Air Force explores
Aerospace Daily& Defense Report, August 29, 20
News; Pg. 1 Vol. 219 No. 40
Perhaps the hardest technological hurdle needed to be overcome would be developing arocket capable of putting the panels into
Preble and other experts say.
The currently plannedexpendable rockets won't be able to do the job.And
itself is considered risky business.
Nearly every U.S. Air Force or other quasi-military satellite program is now behind schedule and over budget.
"There are nocompany(s), however, prepared to assume the immense financial risk of initiatingconstruction of (a
however. It would be akin to asking a company to build Hoover Damor the interstate system without federal assistance," Preble says."
There are simply too many engineering,financial, regulatory and managerial risks for any group we have been able to identify toundertake
No Author given, Pew Charitable Trusts Research Center on Global Problems,Global Warming, Environment Reports, 2007
The world’s leading scientists agree that the planet is warming and that human activities especially the burning of fossil fuels and the clearing of forestsare a big part of the cause.In a2007 report, theIntergovernmental Panel on Climate Change,the international group of scientists charged with reviewing, validating and summarizing the latest research concluded thatthe warming of the climate system is unequivocal. They stated that it is 90 percent certain thathuman-generated greenhouse gases account for most of the warming in the past 50 years.Manypublished scientific reports have documented the actual observed impacts of a warming planet including dramatic melting of the Arctic ice cap, shifting wildlife habitats, increased evidence of wildfires, heat waves and more intense storms. Americans are now seeing the impacts of globalwarming in their backyards. The warming trend poses serious risks to the economy and theenvironment.Douglas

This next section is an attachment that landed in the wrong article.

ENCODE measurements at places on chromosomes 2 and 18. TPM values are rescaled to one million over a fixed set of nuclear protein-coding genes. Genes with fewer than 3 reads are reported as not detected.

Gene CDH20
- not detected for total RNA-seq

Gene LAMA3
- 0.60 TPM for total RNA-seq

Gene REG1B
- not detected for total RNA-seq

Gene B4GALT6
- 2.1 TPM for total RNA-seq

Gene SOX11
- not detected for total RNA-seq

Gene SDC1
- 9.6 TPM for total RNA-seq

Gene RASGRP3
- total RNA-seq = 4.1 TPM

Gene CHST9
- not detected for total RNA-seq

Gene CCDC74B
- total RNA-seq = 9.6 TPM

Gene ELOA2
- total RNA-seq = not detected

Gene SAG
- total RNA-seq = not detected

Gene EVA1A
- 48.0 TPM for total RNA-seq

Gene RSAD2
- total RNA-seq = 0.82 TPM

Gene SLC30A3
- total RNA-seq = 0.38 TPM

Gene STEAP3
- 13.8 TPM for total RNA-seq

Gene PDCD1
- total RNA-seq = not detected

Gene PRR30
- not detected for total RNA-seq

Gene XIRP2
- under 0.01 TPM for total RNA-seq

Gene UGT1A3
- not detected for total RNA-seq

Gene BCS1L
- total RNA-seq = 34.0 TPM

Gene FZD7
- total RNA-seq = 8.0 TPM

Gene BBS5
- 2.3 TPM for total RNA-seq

, Energy Security, , A Publication of Ethanol AcrossAmerica
Since 1949, U.S. interests and objectives in the region have included maintaining theuninterrupted flow of Persian Gulf oil,
ensuring the security of Israel, and promoting a comprehensive resolutionof the Arab-Israeli conflict.
The 1990 Persian Gulf War provided the United States with first handexperience of the cost of protecting oil supplies associated with an escalated militaryconflict in the Middle East.
“The original intent of Saddam Hussein,” said Senator John Glenn (R-OH) in 1990, “was totake over 70% of the world’s known oil reserves. That would give him control over much of the energy for the whole industrializedworld.”
The energy security cost to the U.S. of maintaining the uninterrupted flow of oil
from this area is approximately $50 billion per year,
and depending on various assumptions in severalstudies, can
make the true cost of oil,
counting military and energy security expenses,
as high as $100-$150per barrel.
A study by the National Defense Council Foundation (NDCF) in 2003 provides the most in-depth examination of this